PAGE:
Analysts attribute the uptick in ticket prices to the rising costs of theater-worker salaries, rent, taxes, utilities and maintenance. Exhibitors don't pay anything to studios to show the films, Corcoran says; rather, they take a split of the box office receipts — about 53 percent of the tickets sold. The higher the ticket sales, the higher the profit.

"Ticket prices are dictated by a myriad of economic factors, including the need to pay staff wages, maintain premises and upgrade amenities while still splitting ticket revenues with studios,” Robbins says. “As the cost of living and household incomes increase alongside consumer expectation in metro areas and small-town America, so, too, does the cost of running a theater."

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But as the price of admission rises, attendance falls, making theater owners nervous about 2019 box office returns. “We're running a little bit behind 2018, which had $1.3 billion in ticket revenue,” NATO's Corcoran says.

According to entertainment trade magazine Variety, midway through 2019 the domestic market has slid more than 6 percent from the same time last year.

Coincidentally, in August, AMC Theatres (the country's largest exhibitor) announced a new pricing system for its subscription service, adding a higher price for certain in-demand blockbusters in particular formats and locations.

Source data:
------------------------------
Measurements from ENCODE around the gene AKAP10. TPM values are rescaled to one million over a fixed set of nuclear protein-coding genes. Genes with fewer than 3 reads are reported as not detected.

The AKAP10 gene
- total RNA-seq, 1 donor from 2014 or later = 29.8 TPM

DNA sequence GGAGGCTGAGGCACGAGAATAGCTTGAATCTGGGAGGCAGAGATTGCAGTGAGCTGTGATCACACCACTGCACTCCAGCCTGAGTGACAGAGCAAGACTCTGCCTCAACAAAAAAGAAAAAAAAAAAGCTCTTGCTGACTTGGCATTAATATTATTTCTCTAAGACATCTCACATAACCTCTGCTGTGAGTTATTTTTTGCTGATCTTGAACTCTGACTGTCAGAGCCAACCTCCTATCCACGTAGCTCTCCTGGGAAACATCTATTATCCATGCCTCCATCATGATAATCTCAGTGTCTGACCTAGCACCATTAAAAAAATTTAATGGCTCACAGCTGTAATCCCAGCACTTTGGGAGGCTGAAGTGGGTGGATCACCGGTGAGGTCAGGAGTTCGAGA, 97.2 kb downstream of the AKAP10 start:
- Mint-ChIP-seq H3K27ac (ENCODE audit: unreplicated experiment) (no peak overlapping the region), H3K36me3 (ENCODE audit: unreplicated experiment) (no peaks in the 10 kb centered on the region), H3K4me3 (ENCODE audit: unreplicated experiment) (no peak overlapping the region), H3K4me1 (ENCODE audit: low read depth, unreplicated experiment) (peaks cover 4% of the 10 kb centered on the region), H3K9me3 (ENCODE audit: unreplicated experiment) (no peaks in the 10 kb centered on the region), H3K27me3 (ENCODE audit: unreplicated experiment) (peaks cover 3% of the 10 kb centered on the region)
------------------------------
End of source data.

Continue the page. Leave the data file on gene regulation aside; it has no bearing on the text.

The fact that fewer people go to the movies doesn't help box office totals. In an August 2019 survey by Statista, 46 percent of respondents said they do this just once a year.

What's more, a February 2018 survey by Morning Consult found that 35 percent of respondents said they went to fewer movies today than five years ago because of high ticket prices, 21 percent cited more options from streaming services, and 15 percent blamed lack of attendance on the less-than-stellar Hollywood clunkers.

But is the death knell for theaters premature? There was an uproar when 5-cent silent movies gave way to talkies, when television became ubiquitous in every home, when DVDs arrived to be watched on those televisions, and with the advent of streaming on Netfllx, Disney+, Hulu and Amazon Prime. Will the communal moviegoing experience disappear?

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“If a studio spends $160 million for a movie, people will go and see it if it delivers the experience that others don't,” says 79-year-old actor, director and Academy Award–winning producer Tony Bill (The Sting). And he believes there are certain intimate films that should be seen only in theaters — no matter the cost.

Head of his own Hollywood production company, Barnstorm Films, Bill adds: “The emotional experience of an actor not jumping over fences is best seen on the big screen. And $17 tickets are actually cheap for that experience. And nobody forces you to buy junk food.

"The question is,” Bill says, “Has the human critter evolved to the point where telling stories in the dark around the campfire will no longer need the dark or the other people?"